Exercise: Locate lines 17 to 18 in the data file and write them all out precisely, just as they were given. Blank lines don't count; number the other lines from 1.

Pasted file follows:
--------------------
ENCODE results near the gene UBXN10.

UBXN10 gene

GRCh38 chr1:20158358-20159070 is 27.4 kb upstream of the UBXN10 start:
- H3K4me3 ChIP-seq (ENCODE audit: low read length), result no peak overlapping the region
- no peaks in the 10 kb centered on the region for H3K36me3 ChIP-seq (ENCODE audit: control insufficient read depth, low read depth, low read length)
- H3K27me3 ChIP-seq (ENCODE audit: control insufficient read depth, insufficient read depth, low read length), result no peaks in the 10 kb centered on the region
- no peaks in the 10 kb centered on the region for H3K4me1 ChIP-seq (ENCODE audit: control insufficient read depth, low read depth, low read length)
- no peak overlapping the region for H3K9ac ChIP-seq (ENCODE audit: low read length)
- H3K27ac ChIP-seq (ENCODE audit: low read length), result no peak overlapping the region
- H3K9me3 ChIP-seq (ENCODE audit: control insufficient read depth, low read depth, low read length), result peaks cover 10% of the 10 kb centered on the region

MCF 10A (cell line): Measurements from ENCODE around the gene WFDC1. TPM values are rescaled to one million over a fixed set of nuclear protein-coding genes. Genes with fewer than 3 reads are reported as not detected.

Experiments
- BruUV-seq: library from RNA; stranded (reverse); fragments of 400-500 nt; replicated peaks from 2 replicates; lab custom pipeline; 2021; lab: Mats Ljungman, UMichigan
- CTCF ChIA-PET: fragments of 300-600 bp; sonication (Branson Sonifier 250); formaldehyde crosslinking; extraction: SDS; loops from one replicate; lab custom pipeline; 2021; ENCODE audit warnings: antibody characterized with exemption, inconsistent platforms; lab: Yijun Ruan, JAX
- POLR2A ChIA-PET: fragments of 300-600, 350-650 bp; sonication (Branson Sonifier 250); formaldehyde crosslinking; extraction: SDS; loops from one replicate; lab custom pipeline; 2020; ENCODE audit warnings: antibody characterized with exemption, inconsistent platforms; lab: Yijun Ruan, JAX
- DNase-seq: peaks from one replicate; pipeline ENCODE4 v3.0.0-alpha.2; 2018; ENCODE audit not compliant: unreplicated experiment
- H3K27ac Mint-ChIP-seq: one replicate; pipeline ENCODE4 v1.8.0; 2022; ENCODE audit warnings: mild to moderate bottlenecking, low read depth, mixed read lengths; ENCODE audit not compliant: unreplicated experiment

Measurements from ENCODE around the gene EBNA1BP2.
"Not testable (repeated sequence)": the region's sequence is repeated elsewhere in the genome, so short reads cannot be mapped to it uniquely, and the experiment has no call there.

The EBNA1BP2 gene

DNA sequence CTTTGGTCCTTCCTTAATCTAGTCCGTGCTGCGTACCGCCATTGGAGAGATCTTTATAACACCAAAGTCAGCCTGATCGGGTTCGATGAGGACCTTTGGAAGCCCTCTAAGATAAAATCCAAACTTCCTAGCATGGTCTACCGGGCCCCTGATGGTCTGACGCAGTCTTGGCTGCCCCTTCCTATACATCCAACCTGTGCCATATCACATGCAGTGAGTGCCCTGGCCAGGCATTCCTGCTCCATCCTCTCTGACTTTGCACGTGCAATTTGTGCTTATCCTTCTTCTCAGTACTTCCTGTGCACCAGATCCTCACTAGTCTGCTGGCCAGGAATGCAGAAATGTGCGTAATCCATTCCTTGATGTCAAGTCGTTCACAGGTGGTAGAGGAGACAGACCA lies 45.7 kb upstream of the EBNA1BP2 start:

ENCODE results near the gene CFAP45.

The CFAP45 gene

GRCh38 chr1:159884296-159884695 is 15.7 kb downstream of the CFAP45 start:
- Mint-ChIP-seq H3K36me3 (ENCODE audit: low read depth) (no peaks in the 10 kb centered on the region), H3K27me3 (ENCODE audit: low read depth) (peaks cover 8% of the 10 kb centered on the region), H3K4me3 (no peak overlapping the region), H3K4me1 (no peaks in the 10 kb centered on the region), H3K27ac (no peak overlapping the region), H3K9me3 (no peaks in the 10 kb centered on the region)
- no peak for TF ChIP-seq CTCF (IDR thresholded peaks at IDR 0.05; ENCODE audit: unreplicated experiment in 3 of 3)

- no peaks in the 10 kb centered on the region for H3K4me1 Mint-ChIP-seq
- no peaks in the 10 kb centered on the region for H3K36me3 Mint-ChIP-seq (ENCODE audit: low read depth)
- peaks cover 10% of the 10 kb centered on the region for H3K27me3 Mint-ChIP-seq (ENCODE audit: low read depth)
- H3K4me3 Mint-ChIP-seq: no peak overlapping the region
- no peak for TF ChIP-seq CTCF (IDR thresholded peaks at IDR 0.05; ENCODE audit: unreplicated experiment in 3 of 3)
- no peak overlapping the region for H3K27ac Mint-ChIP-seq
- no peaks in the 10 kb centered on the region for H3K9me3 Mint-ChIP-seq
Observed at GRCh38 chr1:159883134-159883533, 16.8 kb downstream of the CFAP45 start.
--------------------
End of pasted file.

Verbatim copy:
- H3K27ac Mint-ChIP-seq: one replicate; pipeline ENCODE4 v1.8.0; 2022; ENCODE audit warnings: mild to moderate bottlenecking, low read depth, mixed read lengths; ENCODE audit not compliant: unreplicated experiment

Measurements from ENCODE around the gene EBNA1BP2.